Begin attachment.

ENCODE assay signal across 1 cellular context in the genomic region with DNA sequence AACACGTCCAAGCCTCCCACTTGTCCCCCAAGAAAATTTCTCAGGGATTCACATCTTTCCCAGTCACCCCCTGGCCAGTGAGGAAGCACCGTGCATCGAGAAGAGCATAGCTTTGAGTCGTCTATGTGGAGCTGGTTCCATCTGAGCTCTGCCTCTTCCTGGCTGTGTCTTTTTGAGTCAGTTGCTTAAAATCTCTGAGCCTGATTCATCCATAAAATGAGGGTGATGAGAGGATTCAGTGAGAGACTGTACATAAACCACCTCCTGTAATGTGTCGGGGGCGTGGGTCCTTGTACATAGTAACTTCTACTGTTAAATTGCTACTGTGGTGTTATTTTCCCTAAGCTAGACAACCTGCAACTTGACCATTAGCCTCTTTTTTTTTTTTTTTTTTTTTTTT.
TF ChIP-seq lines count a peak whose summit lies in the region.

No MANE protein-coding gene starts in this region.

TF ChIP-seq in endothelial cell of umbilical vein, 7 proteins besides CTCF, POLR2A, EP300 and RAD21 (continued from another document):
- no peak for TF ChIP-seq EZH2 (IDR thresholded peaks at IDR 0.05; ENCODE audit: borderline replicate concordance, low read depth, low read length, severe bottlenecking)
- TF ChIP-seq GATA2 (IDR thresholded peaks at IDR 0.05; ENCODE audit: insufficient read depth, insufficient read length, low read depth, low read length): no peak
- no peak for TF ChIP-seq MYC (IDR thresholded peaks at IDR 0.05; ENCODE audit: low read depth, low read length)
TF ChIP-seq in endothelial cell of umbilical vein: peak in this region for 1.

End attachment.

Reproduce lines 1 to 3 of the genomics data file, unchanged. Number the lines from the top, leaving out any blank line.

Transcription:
ENCODE assay signal across 1 cellular context in the genomic region with DNA sequence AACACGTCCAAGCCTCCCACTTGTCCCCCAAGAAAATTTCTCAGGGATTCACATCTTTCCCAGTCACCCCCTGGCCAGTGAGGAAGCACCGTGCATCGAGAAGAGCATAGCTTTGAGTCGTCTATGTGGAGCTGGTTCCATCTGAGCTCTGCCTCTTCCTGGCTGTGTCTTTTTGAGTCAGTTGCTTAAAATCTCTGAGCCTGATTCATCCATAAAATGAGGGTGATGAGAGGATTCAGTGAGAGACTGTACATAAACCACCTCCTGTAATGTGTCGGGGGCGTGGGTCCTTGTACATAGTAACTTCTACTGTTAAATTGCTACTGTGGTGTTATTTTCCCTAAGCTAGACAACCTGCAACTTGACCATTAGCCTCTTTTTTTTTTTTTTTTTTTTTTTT.
TF ChIP-seq lines count a peak whose summit lies in the region.

No MANE protein-coding gene starts in this region.